🐕   This is a noisy, dangerous environment for Rover and I’ll be the first to agree the owner needs a service dog.  (Psychiatric reasoning)  Only a real screwball would bring rover into this environment.  

🐕   In addition the smell level of dogs being 100 times more so than humans is not good for the dog in this crazy environment where even I avoid certain departments with my allergies.  

🐕   I did witness about a fifty pound mixed breed on leash snap at a customer while she was on line,  I was shopping there and rover got excited about something.  If I were to be bitten, I can see it now, a lawsuit against the owner and a lawsuit against Home Depot for allowing it.  Having access to attorney’s I do photo work for, I’m going for the big bucks... 

The Americans With Disabilities Act (ADA) requires places of public accommodation such as restaurants and transportation carriers to allow service animals that assist people with disabilities. The ADA and related federal anti-discrimination laws take precedence over general restrictions on animals, but only under certain conditions and behavioral standards.

The U.S. Justice Department — the ADA’s primary enforcement authority — considers only dogs to be “service animals” although many of the law’s protections also apply to miniature horses.   I want to be there when there is a horse on the next seat.  Because service dogs are not pets, businesses cannot subject them to “pet fees” or segregation in “animal-friendly” areas. These rules are more broadly defined for air carriers, as you’ll see.


To meet the ADA’s definition, a dog must be individually trained to perform specific tasks that directly relate to a person’s disability. For instance, a service dog may be trained to assist with navigation or alert its handler to safety concerns.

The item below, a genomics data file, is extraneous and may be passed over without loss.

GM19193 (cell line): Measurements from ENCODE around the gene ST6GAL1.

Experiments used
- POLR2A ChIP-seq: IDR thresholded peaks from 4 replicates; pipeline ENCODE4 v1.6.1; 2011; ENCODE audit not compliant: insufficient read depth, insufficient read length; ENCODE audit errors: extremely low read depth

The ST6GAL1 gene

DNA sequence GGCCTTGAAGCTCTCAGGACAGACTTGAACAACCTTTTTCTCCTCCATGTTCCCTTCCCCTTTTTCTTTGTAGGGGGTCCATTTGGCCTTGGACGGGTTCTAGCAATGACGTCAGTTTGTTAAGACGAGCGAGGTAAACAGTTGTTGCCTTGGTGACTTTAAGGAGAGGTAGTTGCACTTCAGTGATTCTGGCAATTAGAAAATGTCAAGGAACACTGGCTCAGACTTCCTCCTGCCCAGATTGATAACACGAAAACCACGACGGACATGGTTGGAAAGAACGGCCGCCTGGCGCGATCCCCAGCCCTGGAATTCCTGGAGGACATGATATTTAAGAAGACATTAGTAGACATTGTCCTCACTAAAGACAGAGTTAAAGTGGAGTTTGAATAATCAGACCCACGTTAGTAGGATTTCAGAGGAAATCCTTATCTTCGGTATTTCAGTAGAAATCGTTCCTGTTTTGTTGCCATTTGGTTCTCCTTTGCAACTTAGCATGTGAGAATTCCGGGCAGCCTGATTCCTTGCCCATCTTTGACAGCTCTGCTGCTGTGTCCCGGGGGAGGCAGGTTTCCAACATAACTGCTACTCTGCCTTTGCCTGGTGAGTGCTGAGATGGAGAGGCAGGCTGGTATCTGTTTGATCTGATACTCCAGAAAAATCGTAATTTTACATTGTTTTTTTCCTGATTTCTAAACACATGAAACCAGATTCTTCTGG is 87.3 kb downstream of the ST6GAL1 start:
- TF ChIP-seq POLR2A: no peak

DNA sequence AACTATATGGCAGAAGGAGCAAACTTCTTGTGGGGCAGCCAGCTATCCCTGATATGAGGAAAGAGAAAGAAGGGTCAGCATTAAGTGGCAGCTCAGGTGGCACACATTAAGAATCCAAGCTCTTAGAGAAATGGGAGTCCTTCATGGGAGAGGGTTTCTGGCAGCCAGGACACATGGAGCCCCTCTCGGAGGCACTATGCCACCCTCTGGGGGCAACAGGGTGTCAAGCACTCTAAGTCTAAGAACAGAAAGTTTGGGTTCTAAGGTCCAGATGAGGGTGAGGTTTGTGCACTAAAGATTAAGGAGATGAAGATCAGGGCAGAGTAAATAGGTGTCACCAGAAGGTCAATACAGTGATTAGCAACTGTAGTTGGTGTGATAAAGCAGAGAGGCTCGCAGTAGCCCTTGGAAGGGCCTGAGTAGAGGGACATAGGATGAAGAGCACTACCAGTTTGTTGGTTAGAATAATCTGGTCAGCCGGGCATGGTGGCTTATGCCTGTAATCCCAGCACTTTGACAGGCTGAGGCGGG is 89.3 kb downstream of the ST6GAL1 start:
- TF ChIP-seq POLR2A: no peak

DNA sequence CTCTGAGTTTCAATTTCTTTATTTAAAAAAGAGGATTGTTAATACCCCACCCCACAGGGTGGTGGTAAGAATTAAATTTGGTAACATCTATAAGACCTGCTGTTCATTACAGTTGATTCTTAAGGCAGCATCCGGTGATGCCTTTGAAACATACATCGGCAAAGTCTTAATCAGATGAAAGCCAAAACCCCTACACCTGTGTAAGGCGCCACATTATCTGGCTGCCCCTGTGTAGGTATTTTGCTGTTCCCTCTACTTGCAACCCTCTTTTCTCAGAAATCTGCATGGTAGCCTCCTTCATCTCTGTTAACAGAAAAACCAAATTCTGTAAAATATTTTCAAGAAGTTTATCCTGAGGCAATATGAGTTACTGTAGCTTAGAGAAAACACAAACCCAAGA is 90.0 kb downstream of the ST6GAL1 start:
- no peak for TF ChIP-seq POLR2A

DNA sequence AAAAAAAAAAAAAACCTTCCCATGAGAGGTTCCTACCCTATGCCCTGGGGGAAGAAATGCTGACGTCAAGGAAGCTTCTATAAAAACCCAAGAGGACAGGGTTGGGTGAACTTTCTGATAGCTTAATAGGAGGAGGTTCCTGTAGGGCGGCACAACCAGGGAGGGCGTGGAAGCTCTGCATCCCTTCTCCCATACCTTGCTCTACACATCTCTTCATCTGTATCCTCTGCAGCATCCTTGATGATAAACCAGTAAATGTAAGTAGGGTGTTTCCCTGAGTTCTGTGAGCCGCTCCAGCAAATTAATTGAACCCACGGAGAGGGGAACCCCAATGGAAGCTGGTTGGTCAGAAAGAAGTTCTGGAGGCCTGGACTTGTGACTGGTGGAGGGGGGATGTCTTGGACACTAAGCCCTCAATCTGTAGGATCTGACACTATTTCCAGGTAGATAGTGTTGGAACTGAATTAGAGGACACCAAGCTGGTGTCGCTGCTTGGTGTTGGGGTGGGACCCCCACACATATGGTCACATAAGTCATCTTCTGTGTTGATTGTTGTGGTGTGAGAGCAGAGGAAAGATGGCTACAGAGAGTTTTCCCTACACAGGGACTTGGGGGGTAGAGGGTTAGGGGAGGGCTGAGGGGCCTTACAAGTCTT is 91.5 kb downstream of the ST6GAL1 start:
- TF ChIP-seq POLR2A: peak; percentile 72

However, if a dog provides aid only by its natural behavior, then it lacks the individualized training necessary for ADA accommodation. This standard means that the ADA does not apply to many dogs that function as therapy, emotional-support and companion animals. Admitting these dogs on the premises could violate local health regulations that prohibit animals at food-service establishments except for ADA-protected dogs.

To further complicate matters, it can be difficult for staff members to identify a true service dog. Although pet owners can easily buy fake unofficial documents or apparel, these papers and emblems have no bearing on ADA compliance:Yet the ADA does not permit questioning a person about the nature of his or her disability. The law does not allow public accommodations to require certificates, licenses or other physical proof that a dog qualifies as a service animal. 

So how should a business assess whether a customer’s dog is a service animal? Federal regulations instruct that if it is readily apparent that a dog is aiding a person with a disability — for example, by leading a person who is blind — then staff members should simply allow the dog in as a service animal. 

But if the dog’s function is not apparent, then the ADA permits only two types of inquiries. First: “Is this dog required because of a disability?” And second: “What specific assistive task or tasks has the dog been trained to perform?”


Unfortunately, some service-dog fraudsters are prepared to give false answers to these questions. Certain courts have recognized, however, that the ADA allows establishments to ask follow-up or clarifying questions. For example, service dogs must be fully trained, so staff may ask if training is complete (a puppy would not meet the standard). 

They may also ask for more details about the specific assistive task or tasks a dog can perform. Managers should proceed with caution in these situations: Excessive questioning or requests for demonstrations of the dog’s training would seldom be justified under the ADA.